The legacy of John Butters

02 January 2019

Granddaughter's 'very emotional' tour


It’s not every day that a power station evokes tears of sentimental joy but that is precisely the effect the John Butters Power Station had on one special visitor recently. 

John Butters Power Station on Tasmania's west coast


Sir John Butters is one of Australia’s best known engineers. In fact he’s sometimes known as the “founder of Canberra”. But it was in Tasmania where he first made his mark on the country’s history.


His granddaughter, Penelope Herold, was recently treated to a private tour of the station that bears his name by Electrical Technical Operator Andrew Elkin and was left in awe of her Grandfather’s legacy.


Ms Herold, grew up with John Butters in Sydney after he had retired. She describes her relationship with Sir John as “very special”.


As Ms Herold learned about her grandfather’s achievements with Hydro Tasmania she became more and more curious to see the legacy he had left behind. But for decades she was unable to follow her curiosity. She moved to South Africa and started a busy career as a nurse. It wasn’t until late last year, after her retirement, that she finally got a chance to visit the power station named in her grandfather’s honour.


Penny Herold stands below a portrait of her grandfather at John Butter Power Station

“As we drove into the power station my friend, Isabel, said to me ‘this is not a public tour. I’ve organised it through Hydro Tasmania. They’re giving you a special private tour.’ I couldn’t help but get very emotional,” she said.


“When I first saw the sign saying ‘John Butters Power Station’ I started crying. I was very emotional. I realised it’s real, this is for real.


“It wasn’t until I got inside that I actually realised the extent of this power station. And then seeing my grandfather’s photograph and other certificates hanging on the wall and I realised how significant his work was.”


Ms Herold said it was an amazing, touching experience which she will never forget.


The lasting legacy of John Butters in Tasmania


A official photo of engineer John Butters take while he was working for the Hydro Electric Corporation

John Butters moved to Australia from England in 1909 and became the first general manager of Hydro Tasmania which was then known as the Hydro Electric Department after the State Government took it over in 1914.


He was at the helm of "The Hydro" for ten years, during which time he oversaw the development of the first large scale hydroelectric power scheme in the Southern Hemisphere. He also became a major in the Australia Engineers and repeatedly asked to be sent on active service but his requests were rejected because of the importance of the work he was doing in Tasmania.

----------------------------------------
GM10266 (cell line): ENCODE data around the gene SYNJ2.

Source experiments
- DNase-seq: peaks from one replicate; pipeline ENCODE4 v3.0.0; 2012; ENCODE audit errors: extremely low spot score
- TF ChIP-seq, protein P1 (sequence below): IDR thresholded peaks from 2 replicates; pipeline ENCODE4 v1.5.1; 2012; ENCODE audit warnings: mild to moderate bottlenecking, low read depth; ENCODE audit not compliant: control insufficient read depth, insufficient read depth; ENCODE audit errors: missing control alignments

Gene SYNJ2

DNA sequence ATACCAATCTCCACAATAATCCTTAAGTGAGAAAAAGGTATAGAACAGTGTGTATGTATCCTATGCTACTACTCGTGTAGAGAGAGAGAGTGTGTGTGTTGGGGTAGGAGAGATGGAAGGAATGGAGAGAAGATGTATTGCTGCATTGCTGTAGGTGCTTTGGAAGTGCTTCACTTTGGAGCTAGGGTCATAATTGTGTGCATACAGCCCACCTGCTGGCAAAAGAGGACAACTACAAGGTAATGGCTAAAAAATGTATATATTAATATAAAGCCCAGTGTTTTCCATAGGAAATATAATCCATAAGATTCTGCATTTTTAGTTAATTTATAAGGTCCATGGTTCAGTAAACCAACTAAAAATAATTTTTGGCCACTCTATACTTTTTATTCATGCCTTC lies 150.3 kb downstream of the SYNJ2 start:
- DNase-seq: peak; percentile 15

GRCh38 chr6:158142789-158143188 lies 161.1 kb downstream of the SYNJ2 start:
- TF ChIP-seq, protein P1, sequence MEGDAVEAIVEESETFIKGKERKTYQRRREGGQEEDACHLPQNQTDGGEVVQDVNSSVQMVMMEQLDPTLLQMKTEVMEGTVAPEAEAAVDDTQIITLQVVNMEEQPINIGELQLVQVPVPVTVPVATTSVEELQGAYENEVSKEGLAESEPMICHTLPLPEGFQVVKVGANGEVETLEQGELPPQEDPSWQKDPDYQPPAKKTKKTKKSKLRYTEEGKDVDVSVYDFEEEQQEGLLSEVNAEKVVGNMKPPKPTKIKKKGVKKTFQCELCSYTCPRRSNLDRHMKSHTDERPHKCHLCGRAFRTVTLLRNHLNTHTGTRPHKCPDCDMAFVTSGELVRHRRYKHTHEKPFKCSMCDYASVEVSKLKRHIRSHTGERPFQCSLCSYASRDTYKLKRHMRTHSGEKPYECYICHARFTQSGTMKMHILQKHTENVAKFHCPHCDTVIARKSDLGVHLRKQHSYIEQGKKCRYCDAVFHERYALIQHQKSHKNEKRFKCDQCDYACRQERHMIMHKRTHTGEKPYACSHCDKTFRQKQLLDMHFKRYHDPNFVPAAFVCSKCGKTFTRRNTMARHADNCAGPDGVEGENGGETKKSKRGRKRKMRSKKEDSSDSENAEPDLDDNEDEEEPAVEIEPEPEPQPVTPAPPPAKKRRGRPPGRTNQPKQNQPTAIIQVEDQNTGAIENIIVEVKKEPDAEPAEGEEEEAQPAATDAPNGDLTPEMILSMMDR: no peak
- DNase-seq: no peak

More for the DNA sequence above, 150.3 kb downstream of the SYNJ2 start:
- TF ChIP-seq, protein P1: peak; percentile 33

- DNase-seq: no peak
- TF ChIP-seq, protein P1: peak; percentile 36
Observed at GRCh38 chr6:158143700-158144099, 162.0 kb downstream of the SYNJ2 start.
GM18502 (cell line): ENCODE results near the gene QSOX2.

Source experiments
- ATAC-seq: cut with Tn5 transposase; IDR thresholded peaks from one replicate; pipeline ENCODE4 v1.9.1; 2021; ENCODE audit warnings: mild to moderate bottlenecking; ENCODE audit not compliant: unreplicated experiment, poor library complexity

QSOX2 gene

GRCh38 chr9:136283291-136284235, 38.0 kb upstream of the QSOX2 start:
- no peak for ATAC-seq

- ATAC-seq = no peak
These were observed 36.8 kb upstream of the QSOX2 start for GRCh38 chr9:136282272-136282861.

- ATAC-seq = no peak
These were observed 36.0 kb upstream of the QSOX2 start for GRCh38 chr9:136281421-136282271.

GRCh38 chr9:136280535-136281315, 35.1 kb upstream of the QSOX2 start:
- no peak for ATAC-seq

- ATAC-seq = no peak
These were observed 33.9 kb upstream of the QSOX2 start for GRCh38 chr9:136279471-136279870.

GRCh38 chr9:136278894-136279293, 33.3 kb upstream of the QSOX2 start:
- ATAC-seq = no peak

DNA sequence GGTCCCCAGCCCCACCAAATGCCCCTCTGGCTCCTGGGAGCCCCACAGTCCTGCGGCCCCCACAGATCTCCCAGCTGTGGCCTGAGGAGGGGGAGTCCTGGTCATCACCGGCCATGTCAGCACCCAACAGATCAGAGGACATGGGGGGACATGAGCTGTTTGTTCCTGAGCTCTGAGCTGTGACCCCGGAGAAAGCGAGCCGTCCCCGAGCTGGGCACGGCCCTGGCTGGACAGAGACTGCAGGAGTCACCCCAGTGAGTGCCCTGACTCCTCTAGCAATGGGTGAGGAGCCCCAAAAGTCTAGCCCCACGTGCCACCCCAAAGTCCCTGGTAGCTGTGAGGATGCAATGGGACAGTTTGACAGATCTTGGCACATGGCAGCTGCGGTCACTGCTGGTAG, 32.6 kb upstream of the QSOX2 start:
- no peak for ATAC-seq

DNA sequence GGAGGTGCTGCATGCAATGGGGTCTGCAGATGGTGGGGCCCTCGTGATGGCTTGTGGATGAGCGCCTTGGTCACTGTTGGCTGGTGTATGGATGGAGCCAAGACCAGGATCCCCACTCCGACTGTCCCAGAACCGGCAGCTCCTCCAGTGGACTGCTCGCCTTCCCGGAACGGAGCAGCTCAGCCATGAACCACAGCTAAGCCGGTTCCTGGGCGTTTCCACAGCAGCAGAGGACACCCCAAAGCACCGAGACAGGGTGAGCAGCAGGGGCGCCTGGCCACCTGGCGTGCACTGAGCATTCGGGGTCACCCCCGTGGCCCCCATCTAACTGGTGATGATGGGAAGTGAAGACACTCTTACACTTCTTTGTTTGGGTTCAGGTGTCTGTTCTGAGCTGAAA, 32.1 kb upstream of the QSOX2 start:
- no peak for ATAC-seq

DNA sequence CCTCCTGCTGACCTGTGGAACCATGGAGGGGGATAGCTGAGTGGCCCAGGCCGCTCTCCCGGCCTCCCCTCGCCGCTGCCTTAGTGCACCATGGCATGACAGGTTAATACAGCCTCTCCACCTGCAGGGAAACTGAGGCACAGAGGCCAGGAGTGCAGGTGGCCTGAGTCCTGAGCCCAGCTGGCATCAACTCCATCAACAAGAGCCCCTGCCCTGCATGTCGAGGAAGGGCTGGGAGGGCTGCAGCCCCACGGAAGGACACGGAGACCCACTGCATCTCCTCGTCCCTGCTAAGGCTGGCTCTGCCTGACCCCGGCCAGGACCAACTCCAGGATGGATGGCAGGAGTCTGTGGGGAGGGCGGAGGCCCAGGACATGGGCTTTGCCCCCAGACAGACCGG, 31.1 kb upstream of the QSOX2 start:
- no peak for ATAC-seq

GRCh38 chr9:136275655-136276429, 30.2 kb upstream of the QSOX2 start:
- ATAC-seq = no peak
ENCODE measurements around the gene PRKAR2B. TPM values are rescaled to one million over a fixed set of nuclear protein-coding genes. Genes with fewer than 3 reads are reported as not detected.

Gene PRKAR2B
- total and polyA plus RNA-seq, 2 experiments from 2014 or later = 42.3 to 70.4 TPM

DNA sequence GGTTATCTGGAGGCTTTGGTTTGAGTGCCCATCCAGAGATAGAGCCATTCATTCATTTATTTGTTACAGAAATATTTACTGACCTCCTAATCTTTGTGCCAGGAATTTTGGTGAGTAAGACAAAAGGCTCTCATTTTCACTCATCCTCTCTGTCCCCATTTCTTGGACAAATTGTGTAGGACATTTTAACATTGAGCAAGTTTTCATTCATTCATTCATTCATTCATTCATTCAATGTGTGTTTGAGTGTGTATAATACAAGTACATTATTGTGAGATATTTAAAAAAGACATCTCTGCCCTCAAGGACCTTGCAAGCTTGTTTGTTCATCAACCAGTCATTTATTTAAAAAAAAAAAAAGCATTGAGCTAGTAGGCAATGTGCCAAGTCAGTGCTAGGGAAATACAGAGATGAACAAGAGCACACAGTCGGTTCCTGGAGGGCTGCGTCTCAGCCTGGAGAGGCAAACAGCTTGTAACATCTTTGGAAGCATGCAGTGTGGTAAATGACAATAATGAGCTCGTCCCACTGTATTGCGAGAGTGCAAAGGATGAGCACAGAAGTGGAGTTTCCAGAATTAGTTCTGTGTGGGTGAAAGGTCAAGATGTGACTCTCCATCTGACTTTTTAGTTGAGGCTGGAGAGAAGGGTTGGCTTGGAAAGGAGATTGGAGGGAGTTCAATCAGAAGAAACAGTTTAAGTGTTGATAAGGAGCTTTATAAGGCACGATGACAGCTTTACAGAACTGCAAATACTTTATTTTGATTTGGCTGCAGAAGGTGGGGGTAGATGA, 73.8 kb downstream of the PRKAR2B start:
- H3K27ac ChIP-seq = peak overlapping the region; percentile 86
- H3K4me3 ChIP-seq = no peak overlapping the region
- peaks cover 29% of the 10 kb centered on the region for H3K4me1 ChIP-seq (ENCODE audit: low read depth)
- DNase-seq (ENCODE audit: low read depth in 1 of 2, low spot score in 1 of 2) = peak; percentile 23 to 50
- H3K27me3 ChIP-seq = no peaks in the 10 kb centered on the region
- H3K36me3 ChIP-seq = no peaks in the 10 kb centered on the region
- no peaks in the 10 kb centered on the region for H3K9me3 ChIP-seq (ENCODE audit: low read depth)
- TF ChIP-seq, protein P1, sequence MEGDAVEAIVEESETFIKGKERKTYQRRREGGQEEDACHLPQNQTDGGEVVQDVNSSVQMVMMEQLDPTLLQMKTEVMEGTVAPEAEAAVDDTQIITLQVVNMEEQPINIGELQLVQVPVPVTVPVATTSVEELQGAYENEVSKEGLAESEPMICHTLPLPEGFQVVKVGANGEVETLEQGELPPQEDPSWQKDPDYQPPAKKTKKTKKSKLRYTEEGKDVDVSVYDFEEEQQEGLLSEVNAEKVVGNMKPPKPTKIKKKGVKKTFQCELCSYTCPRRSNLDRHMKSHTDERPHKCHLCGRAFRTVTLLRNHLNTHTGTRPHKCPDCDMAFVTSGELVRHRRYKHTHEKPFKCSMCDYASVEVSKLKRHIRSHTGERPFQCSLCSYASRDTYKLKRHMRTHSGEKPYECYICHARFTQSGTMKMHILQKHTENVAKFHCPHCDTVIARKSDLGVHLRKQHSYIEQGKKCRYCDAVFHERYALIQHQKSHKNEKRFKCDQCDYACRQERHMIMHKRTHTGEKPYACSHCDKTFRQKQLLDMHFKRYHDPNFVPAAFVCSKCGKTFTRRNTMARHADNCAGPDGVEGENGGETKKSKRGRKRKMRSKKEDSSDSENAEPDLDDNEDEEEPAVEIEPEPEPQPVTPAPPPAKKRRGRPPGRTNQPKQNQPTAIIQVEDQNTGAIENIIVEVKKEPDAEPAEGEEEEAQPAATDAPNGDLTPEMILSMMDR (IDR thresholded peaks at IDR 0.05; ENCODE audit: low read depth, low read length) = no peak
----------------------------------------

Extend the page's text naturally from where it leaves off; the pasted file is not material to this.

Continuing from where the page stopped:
While he was running the Hydro Electric Department, John Butters also held lots of roles of state and national importance including heading up a Royal Commission into the handling, storage and transportation of wheat. He served as president of the Tasmanian Institution of Engineers and chairman of the Institution of Engineers, Tasmania division. 


In 1924 he left Tasmania to take on the full time job of chairman of the Federal Capital Commission; the body tasked with transforming Canberra from a small rural town into the nation’s capital. It was a formidable task and John Butters was its driving force. He vowed Canberra would “have none of the terrible eyesores which mar so many of our cities”. His achievement was recognised when the Duke of York, who visited to open the city, knighted him.


A street in Canberra bears his name to this day. In 1992 a key power station on Tasmania’s west coast was also named in his honour. The John Butter’s Power Station is part of the King River Scheme and is fed by Lake Burbury, east of Queenstown.



A man in waders standing in the water holding a trout

Hooked on Tassie fishing? >

Our Senior Aquatic Scientist, David Ikedife, shares his passion for angling and how we manage our water resources for energy generation and great trout.

A wall with interpretation panels depicting early images and stories from Lake Margaret

New life at Lake Margaret >

There are many hidden treasures in the winding copper-coloured hills around Queenstown on Tasmania’s rugged west coast. But few of them carry the same history and mystique as the Lake Margaret Power Station.

The intake tower 200 metres above Gordon Power Station

Gordon gets a new lease on life >

If life begins at 40, as the saying goes, it began this year for one of our most iconic landmarks. But clocking up four decades of dedicated power generation for Tasmania had taken a toll so this year Gordon Power Station has undergone one of its biggest maintenance operations yet.